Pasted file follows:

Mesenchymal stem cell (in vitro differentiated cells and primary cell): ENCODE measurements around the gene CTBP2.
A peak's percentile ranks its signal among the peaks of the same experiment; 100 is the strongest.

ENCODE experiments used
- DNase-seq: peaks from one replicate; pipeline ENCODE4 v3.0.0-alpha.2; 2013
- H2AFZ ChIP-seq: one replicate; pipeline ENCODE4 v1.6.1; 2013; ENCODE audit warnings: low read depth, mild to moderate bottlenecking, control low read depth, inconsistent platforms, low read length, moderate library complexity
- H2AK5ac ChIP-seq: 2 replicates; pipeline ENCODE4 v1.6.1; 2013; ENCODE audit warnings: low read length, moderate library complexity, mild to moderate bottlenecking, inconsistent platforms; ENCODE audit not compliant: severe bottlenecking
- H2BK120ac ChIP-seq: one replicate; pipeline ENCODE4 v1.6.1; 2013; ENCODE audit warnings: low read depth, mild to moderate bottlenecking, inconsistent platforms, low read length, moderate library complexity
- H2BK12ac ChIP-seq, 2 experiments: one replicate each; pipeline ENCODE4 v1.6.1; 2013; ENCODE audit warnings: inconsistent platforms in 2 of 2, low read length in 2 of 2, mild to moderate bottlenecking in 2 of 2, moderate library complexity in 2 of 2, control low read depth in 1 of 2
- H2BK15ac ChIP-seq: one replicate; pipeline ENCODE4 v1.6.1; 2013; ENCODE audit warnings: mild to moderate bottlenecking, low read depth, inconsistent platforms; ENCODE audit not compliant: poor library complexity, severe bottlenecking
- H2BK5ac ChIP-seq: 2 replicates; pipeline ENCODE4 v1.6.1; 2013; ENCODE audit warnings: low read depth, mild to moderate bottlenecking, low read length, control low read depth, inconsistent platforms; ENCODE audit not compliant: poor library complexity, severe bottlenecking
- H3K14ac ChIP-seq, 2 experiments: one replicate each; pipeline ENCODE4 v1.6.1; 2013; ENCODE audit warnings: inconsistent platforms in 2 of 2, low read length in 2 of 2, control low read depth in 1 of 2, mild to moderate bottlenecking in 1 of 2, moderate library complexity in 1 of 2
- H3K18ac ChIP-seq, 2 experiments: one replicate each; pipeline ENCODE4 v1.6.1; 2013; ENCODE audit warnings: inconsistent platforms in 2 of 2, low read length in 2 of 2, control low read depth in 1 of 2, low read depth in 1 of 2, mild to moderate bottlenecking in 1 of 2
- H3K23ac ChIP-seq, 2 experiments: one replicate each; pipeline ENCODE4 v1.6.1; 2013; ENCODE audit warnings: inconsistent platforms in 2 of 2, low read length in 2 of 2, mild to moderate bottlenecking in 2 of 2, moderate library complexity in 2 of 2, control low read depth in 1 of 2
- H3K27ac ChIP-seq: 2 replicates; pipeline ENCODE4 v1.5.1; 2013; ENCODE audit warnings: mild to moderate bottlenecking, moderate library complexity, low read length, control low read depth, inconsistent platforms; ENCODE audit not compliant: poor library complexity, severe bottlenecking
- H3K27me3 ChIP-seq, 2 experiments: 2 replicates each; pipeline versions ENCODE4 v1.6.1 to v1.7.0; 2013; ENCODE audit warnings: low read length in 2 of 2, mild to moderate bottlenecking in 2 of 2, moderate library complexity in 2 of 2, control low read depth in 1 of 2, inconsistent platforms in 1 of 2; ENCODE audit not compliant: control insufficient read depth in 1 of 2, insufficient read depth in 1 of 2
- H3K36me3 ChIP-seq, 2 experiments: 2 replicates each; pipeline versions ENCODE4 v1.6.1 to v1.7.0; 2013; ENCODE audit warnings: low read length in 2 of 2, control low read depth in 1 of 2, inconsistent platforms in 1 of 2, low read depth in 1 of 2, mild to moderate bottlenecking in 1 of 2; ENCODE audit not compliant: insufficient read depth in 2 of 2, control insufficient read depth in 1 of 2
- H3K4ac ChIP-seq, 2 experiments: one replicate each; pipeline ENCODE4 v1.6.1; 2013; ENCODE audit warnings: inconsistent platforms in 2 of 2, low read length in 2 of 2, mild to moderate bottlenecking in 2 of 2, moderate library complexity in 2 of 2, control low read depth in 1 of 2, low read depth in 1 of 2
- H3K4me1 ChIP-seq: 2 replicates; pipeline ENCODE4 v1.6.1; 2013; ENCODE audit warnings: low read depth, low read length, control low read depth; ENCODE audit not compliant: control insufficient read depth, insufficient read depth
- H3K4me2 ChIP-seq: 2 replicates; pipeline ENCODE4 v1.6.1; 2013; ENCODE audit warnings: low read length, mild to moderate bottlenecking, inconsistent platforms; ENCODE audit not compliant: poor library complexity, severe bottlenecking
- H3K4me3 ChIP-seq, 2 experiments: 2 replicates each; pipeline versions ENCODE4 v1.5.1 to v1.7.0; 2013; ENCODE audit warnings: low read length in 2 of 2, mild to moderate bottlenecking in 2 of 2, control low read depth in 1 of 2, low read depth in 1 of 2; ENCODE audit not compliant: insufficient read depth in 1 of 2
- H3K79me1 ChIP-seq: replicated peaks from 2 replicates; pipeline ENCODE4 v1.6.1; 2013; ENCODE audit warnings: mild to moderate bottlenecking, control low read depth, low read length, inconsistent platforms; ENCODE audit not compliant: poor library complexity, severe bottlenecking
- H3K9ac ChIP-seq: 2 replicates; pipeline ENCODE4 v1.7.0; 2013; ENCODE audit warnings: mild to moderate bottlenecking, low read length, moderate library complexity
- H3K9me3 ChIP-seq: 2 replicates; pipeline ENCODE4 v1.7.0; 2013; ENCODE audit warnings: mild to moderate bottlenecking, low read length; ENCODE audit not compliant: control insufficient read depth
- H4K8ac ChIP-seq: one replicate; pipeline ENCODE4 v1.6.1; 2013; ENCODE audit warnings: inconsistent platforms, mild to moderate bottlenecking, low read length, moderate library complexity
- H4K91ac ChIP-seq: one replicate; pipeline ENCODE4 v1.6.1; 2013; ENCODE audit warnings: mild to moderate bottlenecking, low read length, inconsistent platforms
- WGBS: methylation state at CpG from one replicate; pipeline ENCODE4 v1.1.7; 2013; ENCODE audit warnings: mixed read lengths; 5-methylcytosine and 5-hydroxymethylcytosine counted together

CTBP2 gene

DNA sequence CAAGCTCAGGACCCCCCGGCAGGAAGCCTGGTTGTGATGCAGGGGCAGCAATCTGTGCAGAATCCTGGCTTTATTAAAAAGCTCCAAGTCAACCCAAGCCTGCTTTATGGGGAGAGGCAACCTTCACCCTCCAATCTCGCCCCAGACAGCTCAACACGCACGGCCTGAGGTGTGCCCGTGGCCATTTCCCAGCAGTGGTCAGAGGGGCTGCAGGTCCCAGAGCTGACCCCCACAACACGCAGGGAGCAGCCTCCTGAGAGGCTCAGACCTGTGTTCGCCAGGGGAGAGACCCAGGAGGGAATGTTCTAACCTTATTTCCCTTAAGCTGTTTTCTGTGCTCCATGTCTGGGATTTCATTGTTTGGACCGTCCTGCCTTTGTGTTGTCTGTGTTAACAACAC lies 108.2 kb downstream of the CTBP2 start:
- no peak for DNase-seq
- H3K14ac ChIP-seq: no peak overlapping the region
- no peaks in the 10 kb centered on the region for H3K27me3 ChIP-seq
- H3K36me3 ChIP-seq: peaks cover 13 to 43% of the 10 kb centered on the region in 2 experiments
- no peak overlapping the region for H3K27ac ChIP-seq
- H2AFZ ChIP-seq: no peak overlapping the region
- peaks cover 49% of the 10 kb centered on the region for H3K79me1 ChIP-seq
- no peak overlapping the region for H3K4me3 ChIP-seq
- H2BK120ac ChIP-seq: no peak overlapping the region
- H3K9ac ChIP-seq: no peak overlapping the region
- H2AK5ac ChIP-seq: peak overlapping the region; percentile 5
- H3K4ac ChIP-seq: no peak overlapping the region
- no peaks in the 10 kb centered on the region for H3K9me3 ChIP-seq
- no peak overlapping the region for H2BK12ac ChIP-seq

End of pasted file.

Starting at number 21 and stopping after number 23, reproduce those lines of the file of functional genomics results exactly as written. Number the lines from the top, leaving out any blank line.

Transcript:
- H3K79me1 ChIP-seq: replicated peaks from 2 replicates; pipeline ENCODE4 v1.6.1; 2013; ENCODE audit warnings: mild to moderate bottlenecking, control low read depth, low read length, inconsistent platforms; ENCODE audit not compliant: poor library complexity, severe bottlenecking
- H3K9ac ChIP-seq: 2 replicates; pipeline ENCODE4 v1.7.0; 2013; ENCODE audit warnings: mild to moderate bottlenecking, low read length, moderate library complexity
- H3K9me3 ChIP-seq: 2 replicates; pipeline ENCODE4 v1.7.0; 2013; ENCODE audit warnings: mild to moderate bottlenecking, low read length; ENCODE audit not compliant: control insufficient read depth